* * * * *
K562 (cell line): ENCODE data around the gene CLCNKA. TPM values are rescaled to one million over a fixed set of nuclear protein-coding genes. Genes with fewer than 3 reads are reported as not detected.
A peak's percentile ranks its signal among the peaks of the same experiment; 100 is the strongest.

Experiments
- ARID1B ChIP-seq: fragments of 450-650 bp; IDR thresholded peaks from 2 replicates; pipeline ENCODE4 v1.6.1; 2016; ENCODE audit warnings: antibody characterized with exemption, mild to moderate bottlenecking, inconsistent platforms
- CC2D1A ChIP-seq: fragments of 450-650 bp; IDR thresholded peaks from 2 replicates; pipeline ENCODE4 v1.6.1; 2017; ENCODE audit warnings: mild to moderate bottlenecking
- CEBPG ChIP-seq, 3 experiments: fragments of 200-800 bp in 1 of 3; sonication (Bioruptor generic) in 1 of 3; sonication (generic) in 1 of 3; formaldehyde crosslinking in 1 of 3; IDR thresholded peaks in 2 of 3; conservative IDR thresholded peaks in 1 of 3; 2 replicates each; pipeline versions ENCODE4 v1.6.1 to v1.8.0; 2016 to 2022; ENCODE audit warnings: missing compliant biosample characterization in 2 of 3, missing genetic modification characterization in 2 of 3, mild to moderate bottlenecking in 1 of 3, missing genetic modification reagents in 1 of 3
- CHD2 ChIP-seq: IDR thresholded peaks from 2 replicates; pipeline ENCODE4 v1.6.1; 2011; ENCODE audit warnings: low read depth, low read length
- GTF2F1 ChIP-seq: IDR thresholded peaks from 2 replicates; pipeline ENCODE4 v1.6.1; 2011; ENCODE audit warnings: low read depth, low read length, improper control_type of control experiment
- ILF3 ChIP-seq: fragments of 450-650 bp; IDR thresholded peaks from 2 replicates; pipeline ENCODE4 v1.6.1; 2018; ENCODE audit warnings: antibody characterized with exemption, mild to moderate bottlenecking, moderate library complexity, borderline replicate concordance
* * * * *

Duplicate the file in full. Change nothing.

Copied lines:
K562 (cell line): ENCODE data around the gene CLCNKA. TPM values are rescaled to one million over a fixed set of nuclear protein-coding genes. Genes with fewer than 3 reads are reported as not detected.
A peak's percentile ranks its signal among the peaks of the same experiment; 100 is the strongest.

Experiments
- ARID1B ChIP-seq: fragments of 450-650 bp; IDR thresholded peaks from 2 replicates; pipeline ENCODE4 v1.6.1; 2016; ENCODE audit warnings: antibody characterized with exemption, mild to moderate bottlenecking, inconsistent platforms
- CC2D1A ChIP-seq: fragments of 450-650 bp; IDR thresholded peaks from 2 replicates; pipeline ENCODE4 v1.6.1; 2017; ENCODE audit warnings: mild to moderate bottlenecking
- CEBPG ChIP-seq, 3 experiments: fragments of 200-800 bp in 1 of 3; sonication (Bioruptor generic) in 1 of 3; sonication (generic) in 1 of 3; formaldehyde crosslinking in 1 of 3; IDR thresholded peaks in 2 of 3; conservative IDR thresholded peaks in 1 of 3; 2 replicates each; pipeline versions ENCODE4 v1.6.1 to v1.8.0; 2016 to 2022; ENCODE audit warnings: missing compliant biosample characterization in 2 of 3, missing genetic modification characterization in 2 of 3, mild to moderate bottlenecking in 1 of 3, missing genetic modification reagents in 1 of 3
- CHD2 ChIP-seq: IDR thresholded peaks from 2 replicates; pipeline ENCODE4 v1.6.1; 2011; ENCODE audit warnings: low read depth, low read length
- GTF2F1 ChIP-seq: IDR thresholded peaks from 2 replicates; pipeline ENCODE4 v1.6.1; 2011; ENCODE audit warnings: low read depth, low read length, improper control_type of control experiment
- ILF3 ChIP-seq: fragments of 450-650 bp; IDR thresholded peaks from 2 replicates; pipeline ENCODE4 v1.6.1; 2018; ENCODE audit warnings: antibody characterized with exemption, mild to moderate bottlenecking, moderate library complexity, borderline replicate concordance